When you automate your medical practice, it's a good idea to identify high value areas.

Perform Small, Cheap Experiments

If you are able to break processes up, you can experiment with different tools, people, and technologies to help you accomplish your goal of automation. Remember, rarely is there a silver bullet, so if something sounds too good to be true, it probably is. Thus, if you can avoid committing to long-term contracts or ensure those contracts are performance-based it might be a good idea.

Empower A Change Maker

In my experience, it’s rare that  the people doing the actual process are the same people you want to be helping you automate the process.  Normally, those folks are incredibly great employees who enjoy structure, following processes, and accomplishing tasks. 

To automate a task, you need a problem solver to recognize the importance of the task, understand the required end result, and perceive the steps needed to implement it successfully.

Do The Entire Job Step-by-Step

The key to firmly getting a grip on the process and what is being done is to perform the whole task, beginning to end, yourself. 

Early on in my career, I would do the entire process myself and it helped me become the expert I am today. I still do that on occasion for new tasks to help truly understand and identify areas for improvement and potential opportunities.

Leverage Proven Technology

There are tons of tools and software that allow you to streamline and automate processes.  Google, Zapier, Amazon, Salesforce, and numerous others have tools and technologies that can be effectively used to automate processes. I encourage people to stick with a limited toolset, measure the ROI, take baby steps into solutions, and be brutally honest as to what is and what is not. Numerous times I have purchased a product expecting it to solve a problem, but I either didn't have the resources/time or didn’t get the right product to do what I needed.  Sometimes we think buying a product will solve the actual problem, yet if we don’t have the team or people to help, it will fail. That said, with the right team and technology you can save yourself quite a bit of time and expense. In some cases it is estimated that up to 30% of Medical processes will be automated over the next 20 years.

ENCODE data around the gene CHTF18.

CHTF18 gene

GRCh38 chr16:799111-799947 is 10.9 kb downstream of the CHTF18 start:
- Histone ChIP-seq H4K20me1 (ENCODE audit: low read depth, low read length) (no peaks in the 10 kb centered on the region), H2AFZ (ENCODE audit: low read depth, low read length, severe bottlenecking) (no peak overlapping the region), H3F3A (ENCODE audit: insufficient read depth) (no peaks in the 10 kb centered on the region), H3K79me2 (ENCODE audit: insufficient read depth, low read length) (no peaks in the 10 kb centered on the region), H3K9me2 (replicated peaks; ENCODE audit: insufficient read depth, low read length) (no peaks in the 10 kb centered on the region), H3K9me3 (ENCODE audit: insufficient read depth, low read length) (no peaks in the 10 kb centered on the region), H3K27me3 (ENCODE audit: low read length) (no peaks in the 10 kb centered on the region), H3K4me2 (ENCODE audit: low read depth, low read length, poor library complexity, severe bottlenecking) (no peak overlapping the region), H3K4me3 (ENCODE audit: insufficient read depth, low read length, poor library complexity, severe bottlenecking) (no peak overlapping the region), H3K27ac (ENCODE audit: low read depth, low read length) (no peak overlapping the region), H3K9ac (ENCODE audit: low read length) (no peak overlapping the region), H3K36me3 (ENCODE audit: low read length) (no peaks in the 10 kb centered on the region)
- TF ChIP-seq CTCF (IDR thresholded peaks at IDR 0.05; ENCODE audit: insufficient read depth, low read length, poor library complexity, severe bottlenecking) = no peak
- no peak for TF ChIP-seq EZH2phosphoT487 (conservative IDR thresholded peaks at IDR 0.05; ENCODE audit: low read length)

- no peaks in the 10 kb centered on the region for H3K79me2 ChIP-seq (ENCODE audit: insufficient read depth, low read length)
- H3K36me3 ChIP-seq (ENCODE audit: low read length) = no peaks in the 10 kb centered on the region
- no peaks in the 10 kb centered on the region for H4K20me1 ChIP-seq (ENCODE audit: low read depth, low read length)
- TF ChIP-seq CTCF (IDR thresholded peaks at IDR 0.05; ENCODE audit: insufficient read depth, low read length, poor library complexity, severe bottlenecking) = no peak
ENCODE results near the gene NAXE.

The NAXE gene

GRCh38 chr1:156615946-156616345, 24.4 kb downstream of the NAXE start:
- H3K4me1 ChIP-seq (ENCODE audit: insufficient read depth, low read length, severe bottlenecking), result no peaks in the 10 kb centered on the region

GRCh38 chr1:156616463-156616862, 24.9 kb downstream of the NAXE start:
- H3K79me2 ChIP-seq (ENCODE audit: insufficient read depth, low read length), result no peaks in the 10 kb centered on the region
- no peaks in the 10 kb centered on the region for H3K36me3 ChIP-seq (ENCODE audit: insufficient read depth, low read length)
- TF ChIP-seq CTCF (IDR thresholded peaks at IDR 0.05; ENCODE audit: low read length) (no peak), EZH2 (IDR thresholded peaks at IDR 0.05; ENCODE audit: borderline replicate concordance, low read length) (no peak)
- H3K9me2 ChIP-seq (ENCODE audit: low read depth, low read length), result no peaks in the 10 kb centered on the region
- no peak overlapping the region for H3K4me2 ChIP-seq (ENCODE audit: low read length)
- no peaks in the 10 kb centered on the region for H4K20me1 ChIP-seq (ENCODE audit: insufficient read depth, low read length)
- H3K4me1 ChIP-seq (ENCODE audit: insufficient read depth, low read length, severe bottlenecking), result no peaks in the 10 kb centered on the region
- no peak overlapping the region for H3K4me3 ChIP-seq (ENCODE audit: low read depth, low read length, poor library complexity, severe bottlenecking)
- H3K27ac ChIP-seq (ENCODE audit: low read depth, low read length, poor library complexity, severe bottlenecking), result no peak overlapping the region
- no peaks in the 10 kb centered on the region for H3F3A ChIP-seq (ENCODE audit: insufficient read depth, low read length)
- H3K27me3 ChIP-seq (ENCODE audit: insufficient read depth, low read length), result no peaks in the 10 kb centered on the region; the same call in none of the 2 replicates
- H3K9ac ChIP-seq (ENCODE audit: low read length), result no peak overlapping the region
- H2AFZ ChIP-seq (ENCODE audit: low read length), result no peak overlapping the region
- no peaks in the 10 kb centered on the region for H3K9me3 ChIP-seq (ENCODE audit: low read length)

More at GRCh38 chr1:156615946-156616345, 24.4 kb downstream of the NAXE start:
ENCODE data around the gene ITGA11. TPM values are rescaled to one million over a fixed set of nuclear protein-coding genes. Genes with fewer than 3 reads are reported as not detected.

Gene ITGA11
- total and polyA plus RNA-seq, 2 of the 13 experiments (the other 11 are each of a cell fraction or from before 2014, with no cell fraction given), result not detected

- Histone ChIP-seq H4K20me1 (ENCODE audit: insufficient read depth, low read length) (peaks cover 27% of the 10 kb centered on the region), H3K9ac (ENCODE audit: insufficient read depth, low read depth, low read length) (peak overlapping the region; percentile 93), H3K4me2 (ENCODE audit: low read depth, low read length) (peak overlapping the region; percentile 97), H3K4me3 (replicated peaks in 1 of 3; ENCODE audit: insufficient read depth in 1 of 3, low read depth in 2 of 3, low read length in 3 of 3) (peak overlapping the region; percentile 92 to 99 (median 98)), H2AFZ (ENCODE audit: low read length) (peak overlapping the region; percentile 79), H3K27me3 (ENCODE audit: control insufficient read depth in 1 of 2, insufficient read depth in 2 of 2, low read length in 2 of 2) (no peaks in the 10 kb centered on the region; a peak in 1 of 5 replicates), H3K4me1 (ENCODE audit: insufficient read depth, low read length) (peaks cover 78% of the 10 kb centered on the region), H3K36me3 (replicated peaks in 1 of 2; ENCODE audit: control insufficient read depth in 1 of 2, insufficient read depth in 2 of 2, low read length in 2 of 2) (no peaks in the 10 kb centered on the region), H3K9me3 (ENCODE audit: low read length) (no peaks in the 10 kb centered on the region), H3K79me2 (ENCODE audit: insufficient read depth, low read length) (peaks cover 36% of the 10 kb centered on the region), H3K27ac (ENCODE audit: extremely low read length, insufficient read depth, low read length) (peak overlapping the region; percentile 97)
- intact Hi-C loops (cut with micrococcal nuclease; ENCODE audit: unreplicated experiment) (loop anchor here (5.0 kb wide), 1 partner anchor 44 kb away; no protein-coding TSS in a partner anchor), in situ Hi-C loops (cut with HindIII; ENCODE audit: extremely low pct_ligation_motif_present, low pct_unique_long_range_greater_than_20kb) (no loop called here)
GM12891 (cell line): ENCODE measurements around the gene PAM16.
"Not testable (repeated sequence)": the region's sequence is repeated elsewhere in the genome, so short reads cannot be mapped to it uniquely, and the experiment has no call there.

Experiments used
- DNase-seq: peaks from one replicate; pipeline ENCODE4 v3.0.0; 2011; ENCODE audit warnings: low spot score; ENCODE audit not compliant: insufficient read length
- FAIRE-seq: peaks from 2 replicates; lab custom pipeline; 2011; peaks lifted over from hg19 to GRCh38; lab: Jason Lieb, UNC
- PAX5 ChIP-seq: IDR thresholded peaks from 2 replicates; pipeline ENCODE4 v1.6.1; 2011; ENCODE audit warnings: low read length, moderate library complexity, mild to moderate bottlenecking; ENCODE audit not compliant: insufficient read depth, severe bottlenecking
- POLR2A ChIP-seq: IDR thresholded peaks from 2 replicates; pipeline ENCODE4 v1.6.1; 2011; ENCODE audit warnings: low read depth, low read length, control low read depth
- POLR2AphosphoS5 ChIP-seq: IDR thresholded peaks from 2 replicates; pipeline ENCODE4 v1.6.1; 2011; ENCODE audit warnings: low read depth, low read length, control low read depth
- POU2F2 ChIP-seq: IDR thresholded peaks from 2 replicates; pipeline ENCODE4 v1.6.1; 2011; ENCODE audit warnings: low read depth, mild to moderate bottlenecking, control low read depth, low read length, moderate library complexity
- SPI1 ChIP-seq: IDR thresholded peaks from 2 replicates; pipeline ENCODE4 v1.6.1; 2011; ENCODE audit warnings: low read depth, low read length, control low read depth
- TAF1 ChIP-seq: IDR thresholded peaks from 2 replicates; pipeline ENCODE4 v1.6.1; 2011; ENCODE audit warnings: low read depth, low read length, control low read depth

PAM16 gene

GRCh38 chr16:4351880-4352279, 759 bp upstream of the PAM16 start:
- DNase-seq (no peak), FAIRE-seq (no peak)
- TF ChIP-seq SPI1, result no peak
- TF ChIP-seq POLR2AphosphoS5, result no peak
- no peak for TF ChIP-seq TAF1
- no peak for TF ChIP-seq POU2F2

Learn and Repeat

Once you get something that works, do it again and again. If you find an employee who is able to tackle these automations, or maybe a vendor who helps or a combination of both, spend the money, dedicate the time and build out the systems that allow for the business to run while you sleep.

Keep an attitude of constant improvement, with the knowledge that you will be perfect. But  realize that over time you can make great strides, knowing that there will be a few setbacks along the way, but don’t lose heart, keep going.

Find Good Partners

Look for vendors, who will tell you the truth, not just what you want to hear. If someone promises the moon be skeptical.  Any of us who have been in medical for a long time, know that technology often doesn’t talk to one other and this results in processes that take longer and cost more. That said, there are lots of quality people who want to help your practice by providing solutions to help you serve your patients. Once you find a good one, gain all the knowledge you can, and recommend them to others.